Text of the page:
founder of the JMA in Swannington, Leicestershire
Around 1910, a brass memorial plaque was placed in the then recently erected new Wesleyan chapel at Swannington, the inscription on which read:
To the memory of James Burton, who gave the first Wesleyan Methodist Chapel in Swannington, and of Ann Burton, his wife, who in this village formed the first Juvenile Missionary Association in the Wesleyan Methodist Church, this Tablet is erected.
Ann Merriman was born on 10th May 1770 near Sheepshead, as it was then often known, to respected farming parents. In due course, she was led to the Wesleyan chapel in Sheepshead and on 11th February 1798 aged 27 she there accepted Jesus as her Saviour, writing This day the Lord has saved me from sin. At Sheepshead on 24th April 1800 she married James Burton, a farmer, and it is said that in the evening the couple came to Swannington and attended a prayer meeting there. Their home became Burton House in Swannington. Her husband was a steward and class leader at the old Wesleyan chapel for which, in 1795, he had provided the land and built. Ann soon became involved in the work there and later, like him, became a class leader.
In around 1812, articles appeared in The Wesleyan Magazine on the work of the Rev William Toase amongst French prisoners of war which made such a deep impression on the Burtons that they decided to give a shilling a week to the recently formed Wesleyan Missionary Society. They had 6 children, James, Mary, Sarah, Eleanor, William and Henry. At the beginning of 1814, Mrs Burton formed these and a neighbour’s children into a group of monthly contributors to the Society and so the Juvenile Missionary Association was born.
Four years later, in 1818, the giving was bolstered by self-denial. Butter and sugar were foregone on one day a week which raised the additional amount of nine pence per week. The first report of the Wesleyan Missionary Society recorded that the Association at Swannington collected £1 6s 0d in 1818 and the following four years show annual contributions of £1 7s 6d in 1819, £1 16s 6d in 1820, £2 7s 0d in 1821 and £6 11s 9d in 1822 by which time a Juvenile Missionary Association had been formed in Ashby and the figure for the year included its contribution.
Ann died on 12th December 1832 aged 62 and was interred in the burial ground at Griffydam, later to be joined by her husband, but Ann’s work and devotion had a lasting effect and lived on. Sarah, her daughter, wrote Cherished Remembrances of a beloved mother; a Memoir of Mrs Ann Burton the preface to which probably indicates the main purpose of its publication since it states Any profits arising from the sale of this Memoir will be devoted to that cause so peculiarly dear to Mrs Burton, the Wesleyan Missionary Society. Sarah herself became the second wife of Samuel Broadbent, a former missionary in Ceylon (now Sri Lanka) and southern Africa who after his return to England served in the Ashby circuit from 1827 until 1830. Their two children, John and Joseph, became Wesleyan missionaries serving in India.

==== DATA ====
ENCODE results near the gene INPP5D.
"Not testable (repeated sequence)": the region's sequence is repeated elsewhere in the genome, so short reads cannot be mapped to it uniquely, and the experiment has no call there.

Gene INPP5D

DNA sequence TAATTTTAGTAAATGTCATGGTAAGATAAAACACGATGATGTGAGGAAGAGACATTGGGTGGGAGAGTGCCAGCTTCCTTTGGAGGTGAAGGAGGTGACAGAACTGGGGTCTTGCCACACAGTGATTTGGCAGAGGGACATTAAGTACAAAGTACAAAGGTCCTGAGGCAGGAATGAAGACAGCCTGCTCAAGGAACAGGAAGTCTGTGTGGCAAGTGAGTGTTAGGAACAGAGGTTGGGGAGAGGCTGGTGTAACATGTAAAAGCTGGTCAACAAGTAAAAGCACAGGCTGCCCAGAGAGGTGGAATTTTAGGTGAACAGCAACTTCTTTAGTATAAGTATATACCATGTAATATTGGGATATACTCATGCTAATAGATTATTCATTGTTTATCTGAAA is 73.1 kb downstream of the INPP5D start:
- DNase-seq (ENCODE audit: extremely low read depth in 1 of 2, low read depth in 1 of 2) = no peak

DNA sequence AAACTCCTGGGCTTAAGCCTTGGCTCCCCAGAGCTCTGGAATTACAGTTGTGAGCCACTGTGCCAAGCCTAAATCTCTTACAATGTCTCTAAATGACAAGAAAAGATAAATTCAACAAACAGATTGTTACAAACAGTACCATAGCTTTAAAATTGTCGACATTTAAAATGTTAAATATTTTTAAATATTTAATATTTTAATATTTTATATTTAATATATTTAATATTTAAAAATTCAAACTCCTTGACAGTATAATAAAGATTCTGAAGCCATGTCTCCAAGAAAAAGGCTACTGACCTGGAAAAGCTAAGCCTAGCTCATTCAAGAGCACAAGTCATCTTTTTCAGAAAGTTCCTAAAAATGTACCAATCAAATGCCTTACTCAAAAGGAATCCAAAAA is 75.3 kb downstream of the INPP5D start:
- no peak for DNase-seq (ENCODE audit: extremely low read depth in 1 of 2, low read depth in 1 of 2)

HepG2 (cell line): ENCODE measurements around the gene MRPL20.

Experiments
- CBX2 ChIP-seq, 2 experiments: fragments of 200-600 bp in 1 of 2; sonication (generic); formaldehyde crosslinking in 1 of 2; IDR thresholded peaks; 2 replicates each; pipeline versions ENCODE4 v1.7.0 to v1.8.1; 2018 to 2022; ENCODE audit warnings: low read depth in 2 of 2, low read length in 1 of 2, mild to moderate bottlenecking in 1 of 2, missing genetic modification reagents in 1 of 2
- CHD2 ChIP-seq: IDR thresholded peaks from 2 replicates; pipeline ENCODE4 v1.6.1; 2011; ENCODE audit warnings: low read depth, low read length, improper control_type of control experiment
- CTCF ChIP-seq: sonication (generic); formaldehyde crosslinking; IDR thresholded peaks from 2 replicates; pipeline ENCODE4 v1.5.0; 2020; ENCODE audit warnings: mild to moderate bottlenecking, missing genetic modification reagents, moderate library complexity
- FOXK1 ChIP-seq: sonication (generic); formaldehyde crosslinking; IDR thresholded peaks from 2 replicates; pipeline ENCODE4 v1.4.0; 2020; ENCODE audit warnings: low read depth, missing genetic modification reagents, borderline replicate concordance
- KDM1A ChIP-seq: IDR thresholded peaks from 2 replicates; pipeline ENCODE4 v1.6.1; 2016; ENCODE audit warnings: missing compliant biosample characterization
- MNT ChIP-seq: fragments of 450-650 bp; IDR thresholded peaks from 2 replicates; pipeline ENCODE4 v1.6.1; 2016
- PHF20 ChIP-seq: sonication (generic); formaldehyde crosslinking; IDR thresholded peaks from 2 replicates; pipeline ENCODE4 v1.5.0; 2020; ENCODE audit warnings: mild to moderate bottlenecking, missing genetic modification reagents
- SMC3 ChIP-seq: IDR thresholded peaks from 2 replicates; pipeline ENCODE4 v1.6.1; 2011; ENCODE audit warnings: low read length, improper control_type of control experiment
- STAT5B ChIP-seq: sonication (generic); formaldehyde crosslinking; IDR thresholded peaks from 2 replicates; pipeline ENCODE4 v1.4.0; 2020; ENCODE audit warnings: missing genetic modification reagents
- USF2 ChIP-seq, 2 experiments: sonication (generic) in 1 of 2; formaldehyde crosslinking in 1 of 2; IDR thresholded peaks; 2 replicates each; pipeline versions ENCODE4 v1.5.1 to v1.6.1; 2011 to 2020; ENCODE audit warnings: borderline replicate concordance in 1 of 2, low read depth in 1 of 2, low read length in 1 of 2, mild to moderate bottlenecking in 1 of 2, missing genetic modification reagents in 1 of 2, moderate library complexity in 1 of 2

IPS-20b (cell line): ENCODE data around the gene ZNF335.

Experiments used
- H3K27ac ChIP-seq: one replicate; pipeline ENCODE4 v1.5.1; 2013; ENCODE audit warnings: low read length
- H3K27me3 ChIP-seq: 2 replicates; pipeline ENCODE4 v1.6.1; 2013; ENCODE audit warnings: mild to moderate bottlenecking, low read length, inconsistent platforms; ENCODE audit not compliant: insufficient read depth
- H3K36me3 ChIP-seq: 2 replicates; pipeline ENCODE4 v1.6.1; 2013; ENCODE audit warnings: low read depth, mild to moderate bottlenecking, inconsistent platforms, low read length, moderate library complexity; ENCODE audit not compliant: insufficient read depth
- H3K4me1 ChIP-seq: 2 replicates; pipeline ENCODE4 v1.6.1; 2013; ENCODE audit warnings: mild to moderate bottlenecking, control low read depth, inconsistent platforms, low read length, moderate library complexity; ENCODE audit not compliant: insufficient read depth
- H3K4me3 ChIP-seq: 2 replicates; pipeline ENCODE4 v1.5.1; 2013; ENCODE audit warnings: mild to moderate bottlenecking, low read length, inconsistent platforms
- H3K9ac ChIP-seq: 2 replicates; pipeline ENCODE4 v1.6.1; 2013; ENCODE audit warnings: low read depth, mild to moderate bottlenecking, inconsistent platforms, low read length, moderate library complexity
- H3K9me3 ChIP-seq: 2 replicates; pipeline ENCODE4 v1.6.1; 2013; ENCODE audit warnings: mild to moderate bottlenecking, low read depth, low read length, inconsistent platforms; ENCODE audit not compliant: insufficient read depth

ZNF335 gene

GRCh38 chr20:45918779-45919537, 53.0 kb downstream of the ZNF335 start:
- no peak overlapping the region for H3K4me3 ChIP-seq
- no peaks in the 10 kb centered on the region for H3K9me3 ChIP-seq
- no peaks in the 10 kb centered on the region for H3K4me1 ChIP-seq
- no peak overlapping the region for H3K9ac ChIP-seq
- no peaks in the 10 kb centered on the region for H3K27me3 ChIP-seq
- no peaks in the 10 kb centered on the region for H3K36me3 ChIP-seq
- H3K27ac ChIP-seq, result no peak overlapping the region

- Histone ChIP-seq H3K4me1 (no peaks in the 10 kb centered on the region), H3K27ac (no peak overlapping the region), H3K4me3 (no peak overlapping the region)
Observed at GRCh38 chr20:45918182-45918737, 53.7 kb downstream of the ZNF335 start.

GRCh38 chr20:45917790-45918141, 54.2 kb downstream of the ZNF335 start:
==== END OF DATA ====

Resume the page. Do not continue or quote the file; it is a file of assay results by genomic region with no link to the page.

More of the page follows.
The child of Henry and his wife, Frances, was another Henry who later emigrated with his parents to America where they became members of the Methodist Episcopal Church before returning home, where he was recommended for the Wesleyan ministry by the Castle Donington Circuit. He wrote several hymns. The best known today is probably There’s a light upon the mountains (Hymns & Psalms 246) though some may recall Have you had a kindness shown? Pass it on, pass it on! (which was sung at Swannington’s closing service in 1998).
Interest in JMA (now called Junior Mission for All) started by Ann Burton at Swannington Wesleyan chapel continued to the end. There was a poignant reminder of this earlier this year when the writer archived papers and documents relating to Swannington Methodist Church for among them was a JMA account book from the 1990s.
(The writer records the help provided by an article located by Lesley Hale of Swannington in the February 1911 issue of The Foreign Field.)